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Hazard, H. W. (ed.) / The art and architecture of the crusader states

V: The Arts in Cyprus,   pp. 165-207 PDF (15.7 MB)

Page 196

B. Military Architecture 
 Of military architecture in Cyprus there has survived from the Frankish
kingdom a varied heritage, ranging from town defenses to hilltop fortresses
and isolated watch-towers; much more has dis appeared. One type, the baronial
castle, which had been a feature of the crusader settlements on the mainland,
does not recur in Cyprus. The castles which the Byzantines surrendered to
Richard passed to the crown on the establishment of the kingdom, under which
castellation, like coinage, was a royal prerogative; only the military orders
were permitted to possess castles of their own. 
 In Nicosia, the capital, nothing has survived above ground of the Lusignan
fortifications, which the Venetians demolished in 1567 to build the present
ramparts and bastions on a smaller circuit. The walls of the city were evidently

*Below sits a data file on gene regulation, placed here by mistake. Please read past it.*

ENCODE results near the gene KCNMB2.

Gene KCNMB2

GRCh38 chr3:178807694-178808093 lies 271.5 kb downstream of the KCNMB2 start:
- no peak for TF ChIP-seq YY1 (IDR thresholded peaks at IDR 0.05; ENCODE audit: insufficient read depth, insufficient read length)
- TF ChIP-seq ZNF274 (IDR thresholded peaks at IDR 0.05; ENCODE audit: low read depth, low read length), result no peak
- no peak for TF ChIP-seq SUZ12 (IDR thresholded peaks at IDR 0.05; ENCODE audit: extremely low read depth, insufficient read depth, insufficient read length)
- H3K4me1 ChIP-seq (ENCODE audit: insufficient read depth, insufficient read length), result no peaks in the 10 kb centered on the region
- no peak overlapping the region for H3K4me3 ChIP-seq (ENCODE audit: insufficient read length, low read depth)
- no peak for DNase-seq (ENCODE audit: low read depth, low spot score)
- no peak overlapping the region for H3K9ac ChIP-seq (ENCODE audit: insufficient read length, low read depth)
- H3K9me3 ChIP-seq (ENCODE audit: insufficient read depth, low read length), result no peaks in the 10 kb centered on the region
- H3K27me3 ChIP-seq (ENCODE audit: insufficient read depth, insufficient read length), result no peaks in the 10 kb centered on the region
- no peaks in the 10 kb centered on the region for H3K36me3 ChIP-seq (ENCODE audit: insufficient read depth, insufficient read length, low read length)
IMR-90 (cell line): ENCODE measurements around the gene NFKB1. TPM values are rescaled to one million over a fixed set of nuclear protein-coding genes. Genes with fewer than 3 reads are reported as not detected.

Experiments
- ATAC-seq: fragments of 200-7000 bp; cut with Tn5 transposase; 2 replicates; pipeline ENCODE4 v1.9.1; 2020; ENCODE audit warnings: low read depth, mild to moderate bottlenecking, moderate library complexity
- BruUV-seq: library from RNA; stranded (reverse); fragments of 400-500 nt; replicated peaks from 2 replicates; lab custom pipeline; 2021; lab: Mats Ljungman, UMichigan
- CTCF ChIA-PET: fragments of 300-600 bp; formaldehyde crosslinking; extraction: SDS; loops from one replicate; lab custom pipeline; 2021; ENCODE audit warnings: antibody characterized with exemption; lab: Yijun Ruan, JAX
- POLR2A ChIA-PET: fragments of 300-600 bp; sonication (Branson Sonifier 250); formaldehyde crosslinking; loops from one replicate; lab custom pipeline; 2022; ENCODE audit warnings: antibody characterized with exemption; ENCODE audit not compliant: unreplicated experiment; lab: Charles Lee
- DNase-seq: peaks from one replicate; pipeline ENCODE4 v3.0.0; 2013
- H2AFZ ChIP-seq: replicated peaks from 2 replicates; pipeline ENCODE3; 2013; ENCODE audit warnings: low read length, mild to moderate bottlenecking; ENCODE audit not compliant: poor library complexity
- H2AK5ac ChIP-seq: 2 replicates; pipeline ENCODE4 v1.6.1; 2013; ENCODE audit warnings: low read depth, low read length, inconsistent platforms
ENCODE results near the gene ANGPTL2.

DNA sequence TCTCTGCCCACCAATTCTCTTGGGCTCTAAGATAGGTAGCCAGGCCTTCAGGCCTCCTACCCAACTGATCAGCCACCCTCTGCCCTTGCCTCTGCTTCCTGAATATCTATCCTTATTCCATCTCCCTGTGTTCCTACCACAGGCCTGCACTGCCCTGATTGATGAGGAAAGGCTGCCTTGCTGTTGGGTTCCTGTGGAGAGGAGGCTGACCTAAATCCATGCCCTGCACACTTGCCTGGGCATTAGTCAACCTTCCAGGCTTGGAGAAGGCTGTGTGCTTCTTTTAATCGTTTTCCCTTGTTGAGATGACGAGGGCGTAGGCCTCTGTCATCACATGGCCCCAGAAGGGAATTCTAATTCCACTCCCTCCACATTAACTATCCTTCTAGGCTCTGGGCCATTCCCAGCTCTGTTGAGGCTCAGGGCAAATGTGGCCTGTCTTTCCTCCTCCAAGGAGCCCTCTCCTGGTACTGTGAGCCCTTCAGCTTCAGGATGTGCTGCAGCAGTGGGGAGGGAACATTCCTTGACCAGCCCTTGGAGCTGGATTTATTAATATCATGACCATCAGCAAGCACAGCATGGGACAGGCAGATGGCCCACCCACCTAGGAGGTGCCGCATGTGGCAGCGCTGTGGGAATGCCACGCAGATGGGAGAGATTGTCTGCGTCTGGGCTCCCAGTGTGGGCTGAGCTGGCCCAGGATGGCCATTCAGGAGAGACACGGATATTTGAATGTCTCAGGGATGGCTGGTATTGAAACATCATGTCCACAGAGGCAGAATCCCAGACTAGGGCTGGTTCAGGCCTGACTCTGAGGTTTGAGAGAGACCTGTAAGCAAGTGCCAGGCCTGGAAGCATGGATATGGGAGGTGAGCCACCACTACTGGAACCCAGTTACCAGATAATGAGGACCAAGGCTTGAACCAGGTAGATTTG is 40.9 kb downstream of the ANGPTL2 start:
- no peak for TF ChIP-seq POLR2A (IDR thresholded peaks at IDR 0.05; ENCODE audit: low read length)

derelict at the conquest, but it had near its center a Byzantine keep, where
the Templars had to defend themselves in 1191. This was doubtless the castle
which Wilbrand of Oldenburg saw being rebuilt in 1211; the teichokastron,
begun by Henry II and still under construction in 1340, 1 was perhaps connected
with it. The site of this "old castle"—on which the church of St. Clare,
known as Castigliotissa, was later erected—has not been identified.
The Frankish city walls, circular in plan with round towers, a ditch, and
eight gates, were started under Peter I and hurriedly completed on the approach
of the Genoese in 1372. Peter I also left incomplete a moated outwork to
the south, known as the Margarita tower, in which it was said he planned
to incarcerate his enemies. This was demolished, at least partly, with other
buildings in 1376, when Peter II started work on a new citadel. This seems
to have taken the form of a curtain wall encircling an extensive area adjoining
the south sector of the city wall and including the royal court and the monastery
of St. Dominic. It extended from the neighborhood of the present Paphos gate,
outside which a short stretch of wall with a projecting rectangular tower
has been found, to the Hagia Paraskeve gate, which was incorporated in it.
In the citadel 
1. Laurent,Peregrinatores, p. 181; Machaeras (ed. Dawkins), I, 43 and 71.

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